There’s a certain way south-siders can say the words “black guys” and make them sound like the worst racial slur known to man. But we weren’t interested in Barry’s political correctness. We wanted his warehouse space. And he agreed to everything we asked him for. We could have access to the elevator at all hours. Our patrons could park in the lot. He’d build a second fire exit for us. He’d give us access to the first-floor bathrooms. We talked about a June 1 lease. He agreed to the date and said he’d talk to his lawyer and have one drawn up. We should beep him in a week, and he’d set up a time to show us the lease.
We began a statewide scavenger hunt for lights, seats, and other random pieces of stage equipment. We sneaked into the Palacio theater on Sheridan, which has been shuttered for years and is a reputed crackhouse. We looked around but couldn’t find anything. We went into lighting-equipment places like Grand Stage and couldn’t believe the astronomical figures they quoted us.
Then we got lucky. Leigh found an ad in Trading Times for a cheap lighting-dimmer pack and dimmer board. The dimmer boards and packs we’d seen cost upward of three grand, but this guy out in Bolingbrook was willing to part with his for 600 bucks. And Patrick and Brian had found an eccentric character I’ll call Al who had every piece of theatrical equipment you could possibly imagine, and he wanted to sell us all of it.
Al came over from Eastern Europe in the 20s and has been working as a set designer and actor ever since. He had a gray mustache and ears that protruded from the side of his head like handles of a coffee mug. He really wanted to see our theater space so he could tell us what he had that we needed. We beeped Barry, and he called us back.
“This is Barry. Who’s this?”
“This is Adam.”
“The guy who wanted to use your space as a theater.”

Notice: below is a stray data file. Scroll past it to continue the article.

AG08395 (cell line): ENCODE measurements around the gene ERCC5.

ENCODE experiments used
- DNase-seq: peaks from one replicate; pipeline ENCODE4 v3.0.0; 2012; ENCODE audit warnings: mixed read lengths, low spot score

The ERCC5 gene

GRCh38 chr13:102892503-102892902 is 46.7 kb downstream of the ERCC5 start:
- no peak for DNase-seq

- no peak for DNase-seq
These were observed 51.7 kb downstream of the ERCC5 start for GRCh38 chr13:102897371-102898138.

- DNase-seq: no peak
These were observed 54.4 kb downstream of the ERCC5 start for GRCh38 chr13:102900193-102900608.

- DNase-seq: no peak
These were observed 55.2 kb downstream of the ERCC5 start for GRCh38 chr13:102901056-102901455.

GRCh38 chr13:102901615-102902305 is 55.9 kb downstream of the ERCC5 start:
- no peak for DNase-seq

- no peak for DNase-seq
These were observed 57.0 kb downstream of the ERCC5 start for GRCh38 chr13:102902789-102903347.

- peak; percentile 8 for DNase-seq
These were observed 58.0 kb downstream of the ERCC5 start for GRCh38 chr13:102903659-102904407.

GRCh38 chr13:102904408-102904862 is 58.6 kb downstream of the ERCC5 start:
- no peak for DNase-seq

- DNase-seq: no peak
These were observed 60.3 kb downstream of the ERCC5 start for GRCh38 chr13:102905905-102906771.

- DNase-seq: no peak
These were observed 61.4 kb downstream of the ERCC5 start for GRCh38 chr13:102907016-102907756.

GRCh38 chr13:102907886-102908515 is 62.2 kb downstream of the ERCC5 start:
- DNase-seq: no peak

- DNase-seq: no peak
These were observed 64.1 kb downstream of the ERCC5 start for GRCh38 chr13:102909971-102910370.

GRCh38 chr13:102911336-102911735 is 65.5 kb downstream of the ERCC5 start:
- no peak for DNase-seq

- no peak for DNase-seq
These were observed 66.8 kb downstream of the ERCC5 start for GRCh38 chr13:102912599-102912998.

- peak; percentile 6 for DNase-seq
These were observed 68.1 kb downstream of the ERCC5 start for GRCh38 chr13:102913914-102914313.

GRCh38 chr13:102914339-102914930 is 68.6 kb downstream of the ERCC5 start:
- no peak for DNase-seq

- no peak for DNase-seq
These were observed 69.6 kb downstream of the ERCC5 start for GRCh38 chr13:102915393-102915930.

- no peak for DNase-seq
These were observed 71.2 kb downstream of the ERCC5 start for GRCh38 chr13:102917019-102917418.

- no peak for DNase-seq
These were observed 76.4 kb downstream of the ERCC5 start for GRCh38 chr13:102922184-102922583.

“Oh, yeah, yeah, yeah. What’s up?”
Al, Joe, Brian, and I went over to the space on Damen, and Barry let us in. Al was thrilled with the location and the place itself, but he had some questions. He looked at the walls worriedly.
“Now, what are you going to do with this place?” he asked Joe.
“Well, we’re going to run pipes along here for the lights.”
“How’re you gonna do that?”
“Well, this wall’s our wall, so we’ll drill into it–”
“It ain’t your wall, Mister,” Al warned us, waving a finger. “Once you put it in here, it ain’t yours anymore, because it ain’t your wall. You don’t drill into nothin’, you hear me, Mister? You don’t drill into nothin’, cause maybe this guy’s a smooth operator. If he kicks you out of here and decides to raise the rent, you want to get out of here quick and take everything you have with you.”
Barry looked on, unamused.
“You want to make everything removable because if he decides to raise the rent on you, you want to get out of here quick, you hear me?”
Barry went to make a phone call.
We made an appointment to check out Al’s warehouse near the corner of Cortez and Noble, where he stores all of the items he’s amassed over the past 50 years. We met him out front.
“Come in, boys,” he said. Al is slightly hard of hearing, but he was livelier than any of us.
We strolled into his wonderful theatrical junk shop. He had old backdrops, globes, complete sets from La Boheme, Fiddler on the Roof, and West Side Story. A huge mock-up of the Tribune Tower, another of the Water Tower, and another of the Eiffel Tower. Huge walls of painted bricks, platforms, banners, screens. A huge champagne glass that spat out soap bubbles when you plugged it into the wall. A marquee with hundreds of lights that flashed on and off. He had made everything himself.